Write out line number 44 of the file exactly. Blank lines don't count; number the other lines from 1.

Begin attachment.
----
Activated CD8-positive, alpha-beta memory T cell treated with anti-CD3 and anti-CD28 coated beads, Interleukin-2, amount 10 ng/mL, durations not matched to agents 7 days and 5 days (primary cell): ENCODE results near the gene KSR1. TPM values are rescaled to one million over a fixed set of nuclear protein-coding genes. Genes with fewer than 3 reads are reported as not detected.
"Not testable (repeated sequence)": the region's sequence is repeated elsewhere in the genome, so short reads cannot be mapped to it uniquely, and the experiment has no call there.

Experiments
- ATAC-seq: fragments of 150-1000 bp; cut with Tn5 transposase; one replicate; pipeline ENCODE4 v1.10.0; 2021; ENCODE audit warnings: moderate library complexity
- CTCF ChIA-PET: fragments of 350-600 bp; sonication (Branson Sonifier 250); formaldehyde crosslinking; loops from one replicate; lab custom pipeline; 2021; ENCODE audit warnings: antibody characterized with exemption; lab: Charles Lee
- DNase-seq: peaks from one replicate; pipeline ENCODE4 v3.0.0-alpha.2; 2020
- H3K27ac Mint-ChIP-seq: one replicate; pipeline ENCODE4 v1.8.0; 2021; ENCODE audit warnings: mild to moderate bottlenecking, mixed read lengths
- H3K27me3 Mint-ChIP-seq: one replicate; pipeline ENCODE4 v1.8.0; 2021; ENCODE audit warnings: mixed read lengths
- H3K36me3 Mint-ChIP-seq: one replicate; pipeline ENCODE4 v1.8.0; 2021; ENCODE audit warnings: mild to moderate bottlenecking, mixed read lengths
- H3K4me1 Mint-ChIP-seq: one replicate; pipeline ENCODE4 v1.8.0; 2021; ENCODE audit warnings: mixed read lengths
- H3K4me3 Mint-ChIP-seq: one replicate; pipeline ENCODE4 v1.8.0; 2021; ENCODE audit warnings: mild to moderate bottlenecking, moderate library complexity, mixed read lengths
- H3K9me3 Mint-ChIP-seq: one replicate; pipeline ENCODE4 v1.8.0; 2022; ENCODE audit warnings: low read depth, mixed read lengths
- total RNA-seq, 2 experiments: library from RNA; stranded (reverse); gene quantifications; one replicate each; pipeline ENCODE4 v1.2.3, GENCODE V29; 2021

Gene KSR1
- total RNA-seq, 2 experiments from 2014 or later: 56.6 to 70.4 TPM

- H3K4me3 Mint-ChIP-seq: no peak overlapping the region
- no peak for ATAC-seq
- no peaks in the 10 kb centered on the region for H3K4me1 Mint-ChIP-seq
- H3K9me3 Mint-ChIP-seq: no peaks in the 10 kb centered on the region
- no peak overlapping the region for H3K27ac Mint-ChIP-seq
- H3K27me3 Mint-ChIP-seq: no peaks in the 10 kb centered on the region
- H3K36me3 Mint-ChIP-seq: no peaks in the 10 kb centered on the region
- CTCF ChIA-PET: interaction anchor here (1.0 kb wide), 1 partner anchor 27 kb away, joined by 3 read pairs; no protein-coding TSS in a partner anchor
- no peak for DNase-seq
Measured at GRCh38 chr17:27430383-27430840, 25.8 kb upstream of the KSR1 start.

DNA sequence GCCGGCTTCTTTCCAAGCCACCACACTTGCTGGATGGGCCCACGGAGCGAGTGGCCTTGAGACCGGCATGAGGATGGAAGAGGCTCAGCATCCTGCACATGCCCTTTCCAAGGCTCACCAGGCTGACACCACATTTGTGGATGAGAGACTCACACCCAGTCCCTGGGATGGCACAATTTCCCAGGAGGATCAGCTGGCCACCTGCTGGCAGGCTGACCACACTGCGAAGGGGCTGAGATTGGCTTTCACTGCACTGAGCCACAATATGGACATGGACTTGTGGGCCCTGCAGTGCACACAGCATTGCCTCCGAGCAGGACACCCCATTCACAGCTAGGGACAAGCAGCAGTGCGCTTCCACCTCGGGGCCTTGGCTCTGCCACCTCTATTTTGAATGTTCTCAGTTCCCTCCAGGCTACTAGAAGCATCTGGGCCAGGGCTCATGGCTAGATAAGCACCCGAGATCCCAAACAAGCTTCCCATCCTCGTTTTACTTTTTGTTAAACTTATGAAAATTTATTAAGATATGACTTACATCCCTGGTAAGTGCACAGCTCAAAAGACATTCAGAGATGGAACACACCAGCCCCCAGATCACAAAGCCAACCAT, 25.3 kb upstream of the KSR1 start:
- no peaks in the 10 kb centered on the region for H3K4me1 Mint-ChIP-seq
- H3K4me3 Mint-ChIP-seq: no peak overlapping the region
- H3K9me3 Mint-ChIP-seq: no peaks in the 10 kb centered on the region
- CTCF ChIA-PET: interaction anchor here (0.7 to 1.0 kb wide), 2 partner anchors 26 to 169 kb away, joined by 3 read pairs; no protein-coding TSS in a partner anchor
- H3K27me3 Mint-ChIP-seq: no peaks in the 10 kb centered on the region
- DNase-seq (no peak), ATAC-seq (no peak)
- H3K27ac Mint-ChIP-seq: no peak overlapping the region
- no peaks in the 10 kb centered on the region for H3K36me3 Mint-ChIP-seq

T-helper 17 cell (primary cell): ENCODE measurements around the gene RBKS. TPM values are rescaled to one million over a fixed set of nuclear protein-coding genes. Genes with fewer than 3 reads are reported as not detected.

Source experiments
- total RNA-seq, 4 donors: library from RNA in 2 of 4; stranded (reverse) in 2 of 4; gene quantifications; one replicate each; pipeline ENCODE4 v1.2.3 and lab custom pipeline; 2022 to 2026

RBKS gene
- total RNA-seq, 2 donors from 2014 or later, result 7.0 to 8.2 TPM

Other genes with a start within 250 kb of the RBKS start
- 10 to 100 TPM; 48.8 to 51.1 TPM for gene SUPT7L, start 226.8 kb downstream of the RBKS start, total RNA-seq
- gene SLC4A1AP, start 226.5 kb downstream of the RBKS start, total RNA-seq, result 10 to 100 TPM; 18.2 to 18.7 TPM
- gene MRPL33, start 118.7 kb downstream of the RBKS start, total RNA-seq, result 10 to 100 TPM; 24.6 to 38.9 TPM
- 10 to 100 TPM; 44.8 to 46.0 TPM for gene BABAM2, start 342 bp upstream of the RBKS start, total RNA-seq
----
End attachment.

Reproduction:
- 10 to 100 TPM; 44.8 to 46.0 TPM for gene BABAM2, start 342 bp upstream of the RBKS start, total RNA-seq